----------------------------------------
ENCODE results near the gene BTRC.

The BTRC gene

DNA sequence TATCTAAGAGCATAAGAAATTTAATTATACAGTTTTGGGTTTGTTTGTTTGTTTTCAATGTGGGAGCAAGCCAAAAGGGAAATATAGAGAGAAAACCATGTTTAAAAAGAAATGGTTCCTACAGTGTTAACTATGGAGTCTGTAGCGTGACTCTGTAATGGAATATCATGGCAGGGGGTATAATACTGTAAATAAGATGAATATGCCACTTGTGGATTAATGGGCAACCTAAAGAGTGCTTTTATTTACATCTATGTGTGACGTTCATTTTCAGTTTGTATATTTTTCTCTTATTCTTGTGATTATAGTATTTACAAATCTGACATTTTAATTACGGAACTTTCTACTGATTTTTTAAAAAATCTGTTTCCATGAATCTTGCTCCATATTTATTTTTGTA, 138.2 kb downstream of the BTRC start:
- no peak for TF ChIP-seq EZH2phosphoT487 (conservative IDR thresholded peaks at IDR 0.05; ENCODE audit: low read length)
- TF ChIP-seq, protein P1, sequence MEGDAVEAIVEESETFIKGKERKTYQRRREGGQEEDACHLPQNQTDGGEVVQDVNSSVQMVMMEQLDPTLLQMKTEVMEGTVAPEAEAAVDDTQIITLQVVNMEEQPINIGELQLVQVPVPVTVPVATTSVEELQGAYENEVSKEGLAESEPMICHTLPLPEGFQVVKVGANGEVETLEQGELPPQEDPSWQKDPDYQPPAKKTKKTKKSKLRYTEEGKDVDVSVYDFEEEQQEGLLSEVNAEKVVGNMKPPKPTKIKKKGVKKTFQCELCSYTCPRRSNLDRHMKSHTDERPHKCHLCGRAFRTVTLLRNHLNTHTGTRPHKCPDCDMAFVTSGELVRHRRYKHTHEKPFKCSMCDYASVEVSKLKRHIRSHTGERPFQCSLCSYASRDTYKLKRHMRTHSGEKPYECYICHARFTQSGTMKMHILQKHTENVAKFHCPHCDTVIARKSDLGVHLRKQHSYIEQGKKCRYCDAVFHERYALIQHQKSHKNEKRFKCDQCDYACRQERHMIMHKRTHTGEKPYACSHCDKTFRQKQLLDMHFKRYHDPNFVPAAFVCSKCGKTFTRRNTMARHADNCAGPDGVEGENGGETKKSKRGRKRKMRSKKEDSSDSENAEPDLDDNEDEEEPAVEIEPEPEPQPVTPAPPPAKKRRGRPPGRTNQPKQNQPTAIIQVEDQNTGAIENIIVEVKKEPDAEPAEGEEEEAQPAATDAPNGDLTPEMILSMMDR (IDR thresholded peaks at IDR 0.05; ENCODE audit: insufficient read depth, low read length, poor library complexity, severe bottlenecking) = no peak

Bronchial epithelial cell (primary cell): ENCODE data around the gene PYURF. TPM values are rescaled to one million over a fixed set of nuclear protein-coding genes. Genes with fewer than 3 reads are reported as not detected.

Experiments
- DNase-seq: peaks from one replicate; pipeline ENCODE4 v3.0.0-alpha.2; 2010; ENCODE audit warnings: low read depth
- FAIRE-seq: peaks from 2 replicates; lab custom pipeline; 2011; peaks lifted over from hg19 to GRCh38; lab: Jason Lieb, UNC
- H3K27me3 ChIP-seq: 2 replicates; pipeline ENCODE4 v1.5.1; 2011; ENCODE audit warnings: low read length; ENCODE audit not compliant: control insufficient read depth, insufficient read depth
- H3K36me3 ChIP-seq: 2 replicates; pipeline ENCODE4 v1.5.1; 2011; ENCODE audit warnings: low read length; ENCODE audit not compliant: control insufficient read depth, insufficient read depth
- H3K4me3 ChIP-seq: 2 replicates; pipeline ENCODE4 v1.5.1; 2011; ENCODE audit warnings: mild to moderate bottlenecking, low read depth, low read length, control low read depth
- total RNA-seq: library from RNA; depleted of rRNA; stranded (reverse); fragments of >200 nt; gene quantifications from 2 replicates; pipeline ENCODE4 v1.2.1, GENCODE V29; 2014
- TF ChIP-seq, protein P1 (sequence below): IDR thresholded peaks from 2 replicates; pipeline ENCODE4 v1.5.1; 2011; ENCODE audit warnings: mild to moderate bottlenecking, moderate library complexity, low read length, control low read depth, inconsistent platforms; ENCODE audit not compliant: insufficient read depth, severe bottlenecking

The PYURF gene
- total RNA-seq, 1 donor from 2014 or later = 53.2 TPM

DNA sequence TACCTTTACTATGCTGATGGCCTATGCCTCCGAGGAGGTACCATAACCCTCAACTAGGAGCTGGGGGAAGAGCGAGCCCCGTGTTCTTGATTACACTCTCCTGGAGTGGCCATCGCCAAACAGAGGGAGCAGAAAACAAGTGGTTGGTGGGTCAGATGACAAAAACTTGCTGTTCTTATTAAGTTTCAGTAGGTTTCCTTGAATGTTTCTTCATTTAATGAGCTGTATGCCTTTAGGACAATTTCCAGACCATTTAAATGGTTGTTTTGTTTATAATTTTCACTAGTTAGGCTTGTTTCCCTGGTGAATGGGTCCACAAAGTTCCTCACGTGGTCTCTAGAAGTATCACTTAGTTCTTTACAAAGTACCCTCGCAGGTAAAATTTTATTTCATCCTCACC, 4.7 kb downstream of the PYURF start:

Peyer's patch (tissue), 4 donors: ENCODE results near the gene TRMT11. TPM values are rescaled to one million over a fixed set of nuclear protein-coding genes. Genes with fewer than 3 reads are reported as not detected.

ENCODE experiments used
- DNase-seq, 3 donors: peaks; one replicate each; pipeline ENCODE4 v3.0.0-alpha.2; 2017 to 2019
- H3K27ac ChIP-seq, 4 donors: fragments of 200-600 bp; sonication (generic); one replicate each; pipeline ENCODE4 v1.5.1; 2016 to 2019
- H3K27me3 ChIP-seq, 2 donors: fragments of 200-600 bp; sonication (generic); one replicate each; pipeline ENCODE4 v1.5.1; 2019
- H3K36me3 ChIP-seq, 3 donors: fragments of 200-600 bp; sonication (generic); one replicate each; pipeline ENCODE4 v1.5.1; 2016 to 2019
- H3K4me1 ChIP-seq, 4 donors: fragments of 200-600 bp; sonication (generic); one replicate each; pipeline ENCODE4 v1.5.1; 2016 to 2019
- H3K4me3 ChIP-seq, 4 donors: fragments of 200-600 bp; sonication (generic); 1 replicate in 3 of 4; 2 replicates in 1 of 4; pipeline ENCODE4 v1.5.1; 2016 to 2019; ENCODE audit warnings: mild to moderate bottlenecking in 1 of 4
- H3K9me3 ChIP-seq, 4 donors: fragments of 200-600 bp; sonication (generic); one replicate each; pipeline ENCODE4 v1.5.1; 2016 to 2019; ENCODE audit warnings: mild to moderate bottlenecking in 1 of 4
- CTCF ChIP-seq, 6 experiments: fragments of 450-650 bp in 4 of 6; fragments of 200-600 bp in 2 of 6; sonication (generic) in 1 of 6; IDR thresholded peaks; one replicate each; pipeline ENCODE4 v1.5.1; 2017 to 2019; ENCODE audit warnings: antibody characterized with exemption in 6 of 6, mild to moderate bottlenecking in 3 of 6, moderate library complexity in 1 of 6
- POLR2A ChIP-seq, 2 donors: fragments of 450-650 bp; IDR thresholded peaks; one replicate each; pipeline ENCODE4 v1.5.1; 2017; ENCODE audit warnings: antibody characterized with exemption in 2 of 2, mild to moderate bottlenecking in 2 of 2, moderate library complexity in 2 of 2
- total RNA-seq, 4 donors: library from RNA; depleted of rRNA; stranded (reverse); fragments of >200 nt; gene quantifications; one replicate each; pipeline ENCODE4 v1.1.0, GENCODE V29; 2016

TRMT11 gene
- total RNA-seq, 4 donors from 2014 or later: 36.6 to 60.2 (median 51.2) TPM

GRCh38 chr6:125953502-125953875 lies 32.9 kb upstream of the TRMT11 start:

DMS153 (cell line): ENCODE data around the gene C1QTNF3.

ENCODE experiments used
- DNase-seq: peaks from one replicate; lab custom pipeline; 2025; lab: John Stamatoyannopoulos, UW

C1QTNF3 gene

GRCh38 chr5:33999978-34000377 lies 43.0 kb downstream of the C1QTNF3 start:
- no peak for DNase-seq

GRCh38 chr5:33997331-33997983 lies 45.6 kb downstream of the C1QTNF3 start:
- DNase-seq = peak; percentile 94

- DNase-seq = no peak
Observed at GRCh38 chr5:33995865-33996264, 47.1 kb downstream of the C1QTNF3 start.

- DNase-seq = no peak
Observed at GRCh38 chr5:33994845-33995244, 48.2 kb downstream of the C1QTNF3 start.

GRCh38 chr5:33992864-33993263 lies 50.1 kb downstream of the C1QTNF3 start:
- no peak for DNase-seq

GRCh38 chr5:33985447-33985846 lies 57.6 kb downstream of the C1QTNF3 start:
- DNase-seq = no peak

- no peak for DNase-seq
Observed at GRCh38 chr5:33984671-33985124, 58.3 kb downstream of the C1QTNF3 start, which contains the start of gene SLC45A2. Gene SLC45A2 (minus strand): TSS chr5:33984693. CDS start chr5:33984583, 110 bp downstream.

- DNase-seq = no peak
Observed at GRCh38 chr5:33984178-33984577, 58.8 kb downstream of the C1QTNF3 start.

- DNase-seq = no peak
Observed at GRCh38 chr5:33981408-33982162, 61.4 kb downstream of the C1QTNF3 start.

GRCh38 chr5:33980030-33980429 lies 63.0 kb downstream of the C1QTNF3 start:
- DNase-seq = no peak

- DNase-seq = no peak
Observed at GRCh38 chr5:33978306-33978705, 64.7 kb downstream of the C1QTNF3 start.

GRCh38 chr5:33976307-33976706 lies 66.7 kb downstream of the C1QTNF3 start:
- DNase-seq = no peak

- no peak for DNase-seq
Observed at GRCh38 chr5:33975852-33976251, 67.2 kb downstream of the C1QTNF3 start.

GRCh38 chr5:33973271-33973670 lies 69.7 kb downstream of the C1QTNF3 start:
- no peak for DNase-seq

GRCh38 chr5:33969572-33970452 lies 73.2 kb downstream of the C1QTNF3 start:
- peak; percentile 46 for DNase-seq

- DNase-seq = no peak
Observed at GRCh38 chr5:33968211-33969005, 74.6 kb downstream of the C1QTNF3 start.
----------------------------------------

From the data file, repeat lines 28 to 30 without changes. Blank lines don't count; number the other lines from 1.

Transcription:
- POLR2A ChIP-seq, 2 donors: fragments of 450-650 bp; IDR thresholded peaks; one replicate each; pipeline ENCODE4 v1.5.1; 2017; ENCODE audit warnings: antibody characterized with exemption in 2 of 2, mild to moderate bottlenecking in 2 of 2, moderate library complexity in 2 of 2
- total RNA-seq, 4 donors: library from RNA; depleted of rRNA; stranded (reverse); fragments of >200 nt; gene quantifications; one replicate each; pipeline ENCODE4 v1.1.0, GENCODE V29; 2016

TRMT11 gene